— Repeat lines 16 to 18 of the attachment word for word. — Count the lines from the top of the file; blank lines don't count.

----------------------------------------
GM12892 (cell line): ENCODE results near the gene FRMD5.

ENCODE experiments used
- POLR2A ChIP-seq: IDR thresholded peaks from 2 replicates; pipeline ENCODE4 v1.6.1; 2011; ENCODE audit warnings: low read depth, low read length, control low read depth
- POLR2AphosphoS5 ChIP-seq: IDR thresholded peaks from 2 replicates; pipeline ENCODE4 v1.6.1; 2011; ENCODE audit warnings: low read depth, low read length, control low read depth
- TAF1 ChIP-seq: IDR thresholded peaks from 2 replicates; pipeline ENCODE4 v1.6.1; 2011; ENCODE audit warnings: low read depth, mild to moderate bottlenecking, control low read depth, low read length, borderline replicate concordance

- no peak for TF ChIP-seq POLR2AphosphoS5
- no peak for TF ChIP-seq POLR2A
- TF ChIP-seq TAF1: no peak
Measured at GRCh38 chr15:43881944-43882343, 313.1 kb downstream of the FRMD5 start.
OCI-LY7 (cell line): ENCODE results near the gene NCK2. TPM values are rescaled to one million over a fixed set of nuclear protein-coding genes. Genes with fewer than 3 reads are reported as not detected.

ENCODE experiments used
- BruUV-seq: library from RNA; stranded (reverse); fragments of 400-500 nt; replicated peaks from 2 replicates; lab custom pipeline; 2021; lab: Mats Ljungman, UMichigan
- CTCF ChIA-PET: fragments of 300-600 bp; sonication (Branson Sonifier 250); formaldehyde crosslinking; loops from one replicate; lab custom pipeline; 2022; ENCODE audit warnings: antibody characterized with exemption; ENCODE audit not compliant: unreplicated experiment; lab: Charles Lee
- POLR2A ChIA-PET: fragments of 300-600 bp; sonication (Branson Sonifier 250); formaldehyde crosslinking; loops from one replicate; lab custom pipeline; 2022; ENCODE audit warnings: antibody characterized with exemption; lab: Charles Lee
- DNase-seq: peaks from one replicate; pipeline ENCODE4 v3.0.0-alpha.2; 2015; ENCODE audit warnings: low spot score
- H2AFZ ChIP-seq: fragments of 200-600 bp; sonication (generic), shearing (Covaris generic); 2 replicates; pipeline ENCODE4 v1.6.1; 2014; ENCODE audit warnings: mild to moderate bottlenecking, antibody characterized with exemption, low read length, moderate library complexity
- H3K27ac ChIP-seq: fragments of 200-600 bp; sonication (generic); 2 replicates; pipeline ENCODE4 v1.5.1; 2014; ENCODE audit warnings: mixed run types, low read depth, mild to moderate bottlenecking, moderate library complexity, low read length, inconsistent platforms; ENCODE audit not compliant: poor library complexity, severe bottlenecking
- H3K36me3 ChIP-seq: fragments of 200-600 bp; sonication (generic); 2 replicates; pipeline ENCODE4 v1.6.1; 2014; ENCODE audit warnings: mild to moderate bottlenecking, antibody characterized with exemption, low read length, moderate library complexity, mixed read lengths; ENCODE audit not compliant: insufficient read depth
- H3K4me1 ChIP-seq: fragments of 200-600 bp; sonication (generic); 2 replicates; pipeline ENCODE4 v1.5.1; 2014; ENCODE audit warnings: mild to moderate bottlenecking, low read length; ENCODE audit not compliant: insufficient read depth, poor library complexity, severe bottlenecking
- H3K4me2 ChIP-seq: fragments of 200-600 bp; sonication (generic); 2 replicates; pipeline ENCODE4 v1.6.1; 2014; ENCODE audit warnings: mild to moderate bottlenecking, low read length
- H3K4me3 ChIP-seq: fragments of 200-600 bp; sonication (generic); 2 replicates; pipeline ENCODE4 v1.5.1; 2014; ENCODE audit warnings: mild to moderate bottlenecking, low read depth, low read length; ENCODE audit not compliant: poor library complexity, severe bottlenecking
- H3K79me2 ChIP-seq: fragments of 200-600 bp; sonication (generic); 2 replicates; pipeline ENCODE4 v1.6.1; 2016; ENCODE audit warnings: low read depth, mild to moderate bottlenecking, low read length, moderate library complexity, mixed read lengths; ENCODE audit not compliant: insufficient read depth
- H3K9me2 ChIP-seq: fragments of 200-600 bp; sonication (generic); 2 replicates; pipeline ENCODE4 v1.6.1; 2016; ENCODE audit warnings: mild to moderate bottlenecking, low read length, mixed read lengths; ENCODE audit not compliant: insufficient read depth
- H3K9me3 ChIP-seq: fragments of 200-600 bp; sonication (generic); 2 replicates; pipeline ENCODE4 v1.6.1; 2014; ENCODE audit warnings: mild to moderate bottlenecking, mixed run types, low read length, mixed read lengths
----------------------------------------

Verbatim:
- H2AFZ ChIP-seq: fragments of 200-600 bp; sonication (generic), shearing (Covaris generic); 2 replicates; pipeline ENCODE4 v1.6.1; 2014; ENCODE audit warnings: mild to moderate bottlenecking, antibody characterized with exemption, low read length, moderate library complexity
- H3K27ac ChIP-seq: fragments of 200-600 bp; sonication (generic); 2 replicates; pipeline ENCODE4 v1.5.1; 2014; ENCODE audit warnings: mixed run types, low read depth, mild to moderate bottlenecking, moderate library complexity, low read length, inconsistent platforms; ENCODE audit not compliant: poor library complexity, severe bottlenecking
- H3K36me3 ChIP-seq: fragments of 200-600 bp; sonication (generic); 2 replicates; pipeline ENCODE4 v1.6.1; 2014; ENCODE audit warnings: mild to moderate bottlenecking, antibody characterized with exemption, low read length, moderate library complexity, mixed read lengths; ENCODE audit not compliant: insufficient read depth